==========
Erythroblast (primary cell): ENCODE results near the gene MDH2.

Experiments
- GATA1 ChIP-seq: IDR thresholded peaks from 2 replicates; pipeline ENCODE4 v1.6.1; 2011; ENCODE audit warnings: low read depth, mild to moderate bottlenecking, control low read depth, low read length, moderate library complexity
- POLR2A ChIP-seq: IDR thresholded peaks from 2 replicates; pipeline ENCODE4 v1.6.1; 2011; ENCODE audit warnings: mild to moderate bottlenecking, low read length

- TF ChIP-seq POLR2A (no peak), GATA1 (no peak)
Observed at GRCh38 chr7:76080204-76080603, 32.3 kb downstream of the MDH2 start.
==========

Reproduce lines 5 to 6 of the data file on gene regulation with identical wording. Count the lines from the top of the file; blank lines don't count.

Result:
- TF ChIP-seq POLR2A (no peak), GATA1 (no peak)
Observed at GRCh38 chr7:76080204-76080603, 32.3 kb downstream of the MDH2 start.